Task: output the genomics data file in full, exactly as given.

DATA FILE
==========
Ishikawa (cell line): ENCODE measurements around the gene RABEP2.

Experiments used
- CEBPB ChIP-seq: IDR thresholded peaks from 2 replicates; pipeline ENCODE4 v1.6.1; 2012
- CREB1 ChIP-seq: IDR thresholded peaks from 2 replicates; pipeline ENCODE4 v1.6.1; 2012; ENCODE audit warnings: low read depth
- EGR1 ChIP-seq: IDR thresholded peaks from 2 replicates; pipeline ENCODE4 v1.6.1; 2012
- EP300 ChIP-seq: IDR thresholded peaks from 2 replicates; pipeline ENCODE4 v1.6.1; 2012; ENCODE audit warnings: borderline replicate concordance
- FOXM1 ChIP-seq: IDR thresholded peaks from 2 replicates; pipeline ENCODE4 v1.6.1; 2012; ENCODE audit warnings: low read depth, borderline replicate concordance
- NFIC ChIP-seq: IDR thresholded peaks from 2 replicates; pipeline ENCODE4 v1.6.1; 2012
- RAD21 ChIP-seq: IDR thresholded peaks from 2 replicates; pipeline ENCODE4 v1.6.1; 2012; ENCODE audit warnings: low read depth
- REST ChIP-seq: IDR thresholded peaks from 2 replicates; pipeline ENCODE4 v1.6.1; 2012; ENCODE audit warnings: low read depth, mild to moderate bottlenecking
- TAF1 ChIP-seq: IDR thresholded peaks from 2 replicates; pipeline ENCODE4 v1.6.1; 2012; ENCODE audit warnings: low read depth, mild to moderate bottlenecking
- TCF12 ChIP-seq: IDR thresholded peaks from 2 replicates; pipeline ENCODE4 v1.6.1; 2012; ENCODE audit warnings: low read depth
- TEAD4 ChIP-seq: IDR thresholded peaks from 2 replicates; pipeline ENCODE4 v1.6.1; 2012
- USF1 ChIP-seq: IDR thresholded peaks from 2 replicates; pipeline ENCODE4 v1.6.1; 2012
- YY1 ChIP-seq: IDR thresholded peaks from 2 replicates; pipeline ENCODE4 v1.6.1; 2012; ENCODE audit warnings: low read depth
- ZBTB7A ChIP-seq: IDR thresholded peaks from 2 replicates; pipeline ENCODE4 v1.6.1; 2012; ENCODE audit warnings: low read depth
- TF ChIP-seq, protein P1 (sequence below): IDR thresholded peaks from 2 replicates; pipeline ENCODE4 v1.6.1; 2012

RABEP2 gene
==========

Ishikawa (cell line): ENCODE measurements around the gene RABEP2.

Experiments used
- CEBPB ChIP-seq: IDR thresholded peaks from 2 replicates; pipeline ENCODE4 v1.6.1; 2012
- CREB1 ChIP-seq: IDR thresholded peaks from 2 replicates; pipeline ENCODE4 v1.6.1; 2012; ENCODE audit warnings: low read depth
- EGR1 ChIP-seq: IDR thresholded peaks from 2 replicates; pipeline ENCODE4 v1.6.1; 2012
- EP300 ChIP-seq: IDR thresholded peaks from 2 replicates; pipeline ENCODE4 v1.6.1; 2012; ENCODE audit warnings: borderline replicate concordance
- FOXM1 ChIP-seq: IDR thresholded peaks from 2 replicates; pipeline ENCODE4 v1.6.1; 2012; ENCODE audit warnings: low read depth, borderline replicate concordance
- NFIC ChIP-seq: IDR thresholded peaks from 2 replicates; pipeline ENCODE4 v1.6.1; 2012
- RAD21 ChIP-seq: IDR thresholded peaks from 2 replicates; pipeline ENCODE4 v1.6.1; 2012; ENCODE audit warnings: low read depth
- REST ChIP-seq: IDR thresholded peaks from 2 replicates; pipeline ENCODE4 v1.6.1; 2012; ENCODE audit warnings: low read depth, mild to moderate bottlenecking
- TAF1 ChIP-seq: IDR thresholded peaks from 2 replicates; pipeline ENCODE4 v1.6.1; 2012; ENCODE audit warnings: low read depth, mild to moderate bottlenecking
- TCF12 ChIP-seq: IDR thresholded peaks from 2 replicates; pipeline ENCODE4 v1.6.1; 2012; ENCODE audit warnings: low read depth
- TEAD4 ChIP-seq: IDR thresholded peaks from 2 replicates; pipeline ENCODE4 v1.6.1; 2012
- USF1 ChIP-seq: IDR thresholded peaks from 2 replicates; pipeline ENCODE4 v1.6.1; 2012
- YY1 ChIP-seq: IDR thresholded peaks from 2 replicates; pipeline ENCODE4 v1.6.1; 2012; ENCODE audit warnings: low read depth
- ZBTB7A ChIP-seq: IDR thresholded peaks from 2 replicates; pipeline ENCODE4 v1.6.1; 2012; ENCODE audit warnings: low read depth
- TF ChIP-seq, protein P1 (sequence below): IDR thresholded peaks from 2 replicates; pipeline ENCODE4 v1.6.1; 2012

RABEP2 gene